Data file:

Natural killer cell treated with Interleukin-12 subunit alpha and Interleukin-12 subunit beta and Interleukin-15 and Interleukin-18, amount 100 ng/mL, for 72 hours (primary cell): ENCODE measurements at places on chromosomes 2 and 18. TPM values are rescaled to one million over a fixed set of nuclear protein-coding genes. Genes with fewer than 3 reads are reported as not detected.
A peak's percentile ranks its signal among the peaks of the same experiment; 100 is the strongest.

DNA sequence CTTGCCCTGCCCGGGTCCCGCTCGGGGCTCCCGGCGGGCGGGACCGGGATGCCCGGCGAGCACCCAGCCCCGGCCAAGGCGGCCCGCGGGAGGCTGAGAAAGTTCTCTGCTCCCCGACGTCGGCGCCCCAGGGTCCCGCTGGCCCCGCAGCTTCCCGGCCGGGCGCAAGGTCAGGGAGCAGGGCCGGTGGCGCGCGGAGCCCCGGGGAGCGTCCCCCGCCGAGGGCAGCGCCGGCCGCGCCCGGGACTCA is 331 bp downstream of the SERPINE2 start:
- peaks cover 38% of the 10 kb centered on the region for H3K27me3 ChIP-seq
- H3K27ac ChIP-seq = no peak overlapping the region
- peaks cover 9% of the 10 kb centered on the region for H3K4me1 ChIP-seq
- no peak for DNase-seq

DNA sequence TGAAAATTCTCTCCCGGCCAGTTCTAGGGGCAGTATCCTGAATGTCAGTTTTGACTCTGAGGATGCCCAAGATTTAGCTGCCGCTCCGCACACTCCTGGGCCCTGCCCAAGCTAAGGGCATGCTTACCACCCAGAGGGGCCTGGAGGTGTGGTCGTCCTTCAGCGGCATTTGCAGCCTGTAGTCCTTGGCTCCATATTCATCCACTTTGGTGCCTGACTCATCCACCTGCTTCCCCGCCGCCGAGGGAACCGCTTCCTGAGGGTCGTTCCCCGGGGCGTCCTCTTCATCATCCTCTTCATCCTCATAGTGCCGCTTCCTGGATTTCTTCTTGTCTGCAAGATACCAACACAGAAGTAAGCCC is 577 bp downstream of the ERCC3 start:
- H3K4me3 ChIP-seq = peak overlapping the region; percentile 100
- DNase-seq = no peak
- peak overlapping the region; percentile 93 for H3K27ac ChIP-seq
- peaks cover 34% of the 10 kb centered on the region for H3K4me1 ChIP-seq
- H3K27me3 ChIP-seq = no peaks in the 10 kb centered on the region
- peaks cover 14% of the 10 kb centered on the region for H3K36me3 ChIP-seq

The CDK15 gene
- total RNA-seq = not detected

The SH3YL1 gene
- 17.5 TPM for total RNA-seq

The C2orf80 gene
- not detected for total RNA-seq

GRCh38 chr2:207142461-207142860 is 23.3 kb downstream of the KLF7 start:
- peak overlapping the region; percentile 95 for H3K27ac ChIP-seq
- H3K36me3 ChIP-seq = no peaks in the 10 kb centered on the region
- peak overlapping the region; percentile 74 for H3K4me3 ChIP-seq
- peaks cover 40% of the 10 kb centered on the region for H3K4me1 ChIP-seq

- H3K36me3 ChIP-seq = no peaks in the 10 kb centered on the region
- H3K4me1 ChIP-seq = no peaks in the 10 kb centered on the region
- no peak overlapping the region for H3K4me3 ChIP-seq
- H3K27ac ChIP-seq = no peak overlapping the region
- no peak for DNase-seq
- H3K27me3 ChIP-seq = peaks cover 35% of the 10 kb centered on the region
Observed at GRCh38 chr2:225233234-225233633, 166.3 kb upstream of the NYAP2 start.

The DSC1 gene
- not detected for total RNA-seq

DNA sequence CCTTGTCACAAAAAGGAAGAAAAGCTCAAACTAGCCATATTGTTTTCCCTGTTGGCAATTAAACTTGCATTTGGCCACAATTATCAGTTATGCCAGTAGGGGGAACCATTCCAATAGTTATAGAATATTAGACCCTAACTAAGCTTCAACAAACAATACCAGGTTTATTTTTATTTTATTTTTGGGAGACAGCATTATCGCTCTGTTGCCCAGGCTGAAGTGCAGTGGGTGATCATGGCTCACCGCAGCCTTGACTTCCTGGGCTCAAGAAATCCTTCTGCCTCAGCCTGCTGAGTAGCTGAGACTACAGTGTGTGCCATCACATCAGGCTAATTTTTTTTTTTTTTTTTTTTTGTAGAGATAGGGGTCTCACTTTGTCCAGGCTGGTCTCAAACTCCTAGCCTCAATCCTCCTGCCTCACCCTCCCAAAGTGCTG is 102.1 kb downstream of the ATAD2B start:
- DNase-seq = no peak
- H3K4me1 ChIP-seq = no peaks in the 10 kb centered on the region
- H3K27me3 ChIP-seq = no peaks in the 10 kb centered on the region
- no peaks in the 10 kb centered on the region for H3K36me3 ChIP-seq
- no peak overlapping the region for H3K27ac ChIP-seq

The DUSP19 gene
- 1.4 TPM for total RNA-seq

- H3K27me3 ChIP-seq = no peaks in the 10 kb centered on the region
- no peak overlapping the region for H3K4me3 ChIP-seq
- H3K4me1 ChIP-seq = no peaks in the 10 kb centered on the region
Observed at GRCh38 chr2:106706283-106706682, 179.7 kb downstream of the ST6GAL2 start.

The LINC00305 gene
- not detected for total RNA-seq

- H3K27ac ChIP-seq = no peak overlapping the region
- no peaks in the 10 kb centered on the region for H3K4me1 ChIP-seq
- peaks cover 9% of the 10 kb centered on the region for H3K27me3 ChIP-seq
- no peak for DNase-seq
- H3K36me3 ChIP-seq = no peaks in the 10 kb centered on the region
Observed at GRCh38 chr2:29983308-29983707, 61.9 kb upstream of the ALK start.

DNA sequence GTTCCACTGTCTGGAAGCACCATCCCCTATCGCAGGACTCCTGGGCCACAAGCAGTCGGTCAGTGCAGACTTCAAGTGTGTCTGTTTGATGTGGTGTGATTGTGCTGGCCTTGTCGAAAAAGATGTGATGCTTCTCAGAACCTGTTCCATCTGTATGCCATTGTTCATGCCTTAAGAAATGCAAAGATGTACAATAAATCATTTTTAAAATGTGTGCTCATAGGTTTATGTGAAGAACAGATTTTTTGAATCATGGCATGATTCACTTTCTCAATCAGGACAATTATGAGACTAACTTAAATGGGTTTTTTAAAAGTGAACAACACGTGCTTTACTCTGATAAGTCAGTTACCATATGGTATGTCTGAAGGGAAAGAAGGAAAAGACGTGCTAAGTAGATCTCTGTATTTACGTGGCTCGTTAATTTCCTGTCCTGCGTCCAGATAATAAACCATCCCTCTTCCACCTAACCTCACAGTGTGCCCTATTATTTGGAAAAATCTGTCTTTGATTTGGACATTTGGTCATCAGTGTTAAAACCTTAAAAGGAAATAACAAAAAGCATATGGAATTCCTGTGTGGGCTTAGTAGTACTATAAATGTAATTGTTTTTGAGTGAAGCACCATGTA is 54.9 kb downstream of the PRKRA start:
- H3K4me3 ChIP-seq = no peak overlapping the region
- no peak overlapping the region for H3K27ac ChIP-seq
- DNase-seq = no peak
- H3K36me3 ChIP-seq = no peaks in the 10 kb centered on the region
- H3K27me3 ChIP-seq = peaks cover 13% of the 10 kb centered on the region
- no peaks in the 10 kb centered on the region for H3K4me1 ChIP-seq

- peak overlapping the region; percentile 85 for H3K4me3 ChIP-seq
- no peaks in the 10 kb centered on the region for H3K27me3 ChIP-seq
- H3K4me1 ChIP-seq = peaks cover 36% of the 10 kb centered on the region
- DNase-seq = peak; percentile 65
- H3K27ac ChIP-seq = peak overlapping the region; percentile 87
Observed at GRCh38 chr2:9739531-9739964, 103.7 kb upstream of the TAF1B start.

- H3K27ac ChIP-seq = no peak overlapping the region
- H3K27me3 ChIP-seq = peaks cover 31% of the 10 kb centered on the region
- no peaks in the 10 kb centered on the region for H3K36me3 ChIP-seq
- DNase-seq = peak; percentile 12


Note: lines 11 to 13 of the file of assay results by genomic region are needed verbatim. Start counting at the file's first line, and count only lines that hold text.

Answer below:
- peak overlapping the region; percentile 93 for H3K27ac ChIP-seq
- peaks cover 34% of the 10 kb centered on the region for H3K4me1 ChIP-seq
- H3K27me3 ChIP-seq = no peaks in the 10 kb centered on the region